Bananas often get a bad rap because they are not local. However, the excellent book entitled How Bad are Bananas? The Carbon Footprint of Everything describes three reasons why bananas actually have a low carbon footprint, especially when you consider how much nutrition they provide (lots of vitamins and fiber):
- They grow well in the climate where they are grown. Only natural sunlight is needed (no hothouse).
- They can be transported by boat, and they keep well on the journey, without refrigeration. Travel by boat costs only about 1% the footprint of flying.
- There is minimal packaging (they have their own!)
In addition, they don’t require refrigerated trucking, or in-store refrigeration. (See the Homemade Guacamole blog for more information on refrigerated trucking.)
Be sure to buy Fair Trade bananas, as there are justice and environmental issues associated with bananas.
Carbon footprint info:
Here is the ingredient-by-ingredient comparison for this recipe with a similar one (for two servings, blend the first four ingredients and layer with the granola):
|3 bananas (354 g)||237||Yogurt (354 g)||715|
|8 oz. strawberries||79||8 oz. strawberries||79|
|1/2 cup soymilk||28||1/2 cup 2% milk||165|
|2T flax seeds||15||2T flax seeds||15|
|½ cup granola||19||½ cup granola||19|
|Total||379 for 2 servings||Total||993 for 2 servings|
Sources for conversion factors: For the bananas, I used the value given in “How Bad are Bananas? The Carbon Footprint of Everything.” The book gives a value of 80 g CO2-equivalents for a banana, including shipping from the other side of the world. For the rest of the ingredients, I used the Heller and Keoleian analysis.
For comparison, two servings of an English muffin with one egg and 1 oz. cheese have a total footprint of 943 g CO2-equivalents.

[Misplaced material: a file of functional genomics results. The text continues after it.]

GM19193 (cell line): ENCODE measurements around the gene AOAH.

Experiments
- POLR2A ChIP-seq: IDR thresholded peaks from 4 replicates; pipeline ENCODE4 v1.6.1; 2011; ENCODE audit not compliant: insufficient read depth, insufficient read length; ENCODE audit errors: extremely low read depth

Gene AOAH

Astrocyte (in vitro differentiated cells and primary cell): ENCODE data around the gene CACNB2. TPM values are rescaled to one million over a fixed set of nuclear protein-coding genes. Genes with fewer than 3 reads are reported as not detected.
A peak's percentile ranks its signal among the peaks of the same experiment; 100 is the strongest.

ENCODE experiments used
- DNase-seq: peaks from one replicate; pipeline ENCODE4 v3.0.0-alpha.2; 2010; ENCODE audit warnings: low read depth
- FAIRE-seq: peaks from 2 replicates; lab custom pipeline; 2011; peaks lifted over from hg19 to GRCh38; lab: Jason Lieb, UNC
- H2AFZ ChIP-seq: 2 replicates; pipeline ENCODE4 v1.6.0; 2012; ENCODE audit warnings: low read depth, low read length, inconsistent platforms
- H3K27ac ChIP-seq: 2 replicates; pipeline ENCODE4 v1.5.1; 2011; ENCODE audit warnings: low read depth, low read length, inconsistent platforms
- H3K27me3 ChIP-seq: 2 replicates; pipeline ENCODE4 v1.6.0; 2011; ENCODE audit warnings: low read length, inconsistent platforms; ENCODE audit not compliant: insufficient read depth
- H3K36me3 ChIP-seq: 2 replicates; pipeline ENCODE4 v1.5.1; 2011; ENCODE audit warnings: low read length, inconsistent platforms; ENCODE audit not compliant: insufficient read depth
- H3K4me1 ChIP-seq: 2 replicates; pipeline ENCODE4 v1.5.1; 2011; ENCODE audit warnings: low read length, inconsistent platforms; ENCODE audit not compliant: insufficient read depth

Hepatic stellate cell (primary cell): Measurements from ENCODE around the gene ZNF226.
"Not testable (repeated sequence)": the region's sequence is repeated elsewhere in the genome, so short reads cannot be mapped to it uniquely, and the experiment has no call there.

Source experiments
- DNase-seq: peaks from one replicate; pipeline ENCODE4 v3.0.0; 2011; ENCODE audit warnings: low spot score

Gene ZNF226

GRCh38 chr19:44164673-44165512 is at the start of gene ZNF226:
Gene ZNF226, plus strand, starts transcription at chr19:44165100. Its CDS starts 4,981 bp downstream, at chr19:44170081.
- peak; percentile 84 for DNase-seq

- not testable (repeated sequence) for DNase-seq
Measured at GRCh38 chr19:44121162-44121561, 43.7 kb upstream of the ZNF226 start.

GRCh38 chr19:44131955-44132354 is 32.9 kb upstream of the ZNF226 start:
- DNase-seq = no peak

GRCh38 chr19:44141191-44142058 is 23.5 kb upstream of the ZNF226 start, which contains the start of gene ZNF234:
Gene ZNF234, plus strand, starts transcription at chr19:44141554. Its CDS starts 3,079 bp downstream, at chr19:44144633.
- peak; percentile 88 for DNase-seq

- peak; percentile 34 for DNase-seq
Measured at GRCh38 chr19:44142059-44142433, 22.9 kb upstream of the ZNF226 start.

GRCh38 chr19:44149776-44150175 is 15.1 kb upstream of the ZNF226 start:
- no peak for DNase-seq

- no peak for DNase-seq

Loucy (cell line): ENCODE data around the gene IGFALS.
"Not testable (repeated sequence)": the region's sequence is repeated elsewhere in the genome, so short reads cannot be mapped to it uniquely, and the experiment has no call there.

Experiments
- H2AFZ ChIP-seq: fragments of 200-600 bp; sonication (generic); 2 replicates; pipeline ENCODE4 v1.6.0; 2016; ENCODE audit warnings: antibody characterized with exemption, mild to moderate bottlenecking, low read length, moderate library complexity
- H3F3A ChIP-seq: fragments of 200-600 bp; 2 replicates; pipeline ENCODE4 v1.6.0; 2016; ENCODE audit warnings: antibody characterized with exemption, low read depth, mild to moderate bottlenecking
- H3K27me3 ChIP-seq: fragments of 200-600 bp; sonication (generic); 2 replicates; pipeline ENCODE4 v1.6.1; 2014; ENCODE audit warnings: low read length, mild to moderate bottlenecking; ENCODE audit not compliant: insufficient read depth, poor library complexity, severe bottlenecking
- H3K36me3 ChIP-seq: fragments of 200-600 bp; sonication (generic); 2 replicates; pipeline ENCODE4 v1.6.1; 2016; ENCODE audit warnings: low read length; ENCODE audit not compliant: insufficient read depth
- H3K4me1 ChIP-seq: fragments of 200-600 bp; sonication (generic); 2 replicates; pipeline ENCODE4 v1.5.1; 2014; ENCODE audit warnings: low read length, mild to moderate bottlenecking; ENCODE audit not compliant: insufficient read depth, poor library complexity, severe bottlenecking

For an extremely low carbon footprint breakfast, try a bowl of oatmeal with fruit. In fact, a recent article on the carbon footprint of food in the Washington Post (find it here) mentions oatmeal as a food that delivers a lot of nutrition for a small footprint. For example, two servings of a bowl of oatmeal (made with ½ cup of dry oats cooked up in water, and topped with 4 oz. strawberries, 1 T flax seeds, and ¼ cup soymilk) have a carbon footprint of 232 g CO2-equivalents.
Each time you switch out the highest carbon footprint breakfast described here for the lowest (2 servings) saves 761 g CO2-equivalents, which is the equivalent of a 3.4 mile drive! Put another way, each time you make a shift like this, it saves the emissions associated with burning a halogen bulb for 32 hours!
Enjoy! You can post your creations on the FB page, or on instagram with the hashtag #easymealsfortheplanet so we can see what you are up to!
Please follow the blog for more recipes!
Berners-Lee, Mike. How Bad are Bananas? The Carbon Footprint of Everything. Greystone Books. Find it here.
Heller, M.C. and G.A. Keoleian. 2014. Greenhouse gas emission estimates of U.S. dietary choices and food loss. Journal of Industrial Ecology.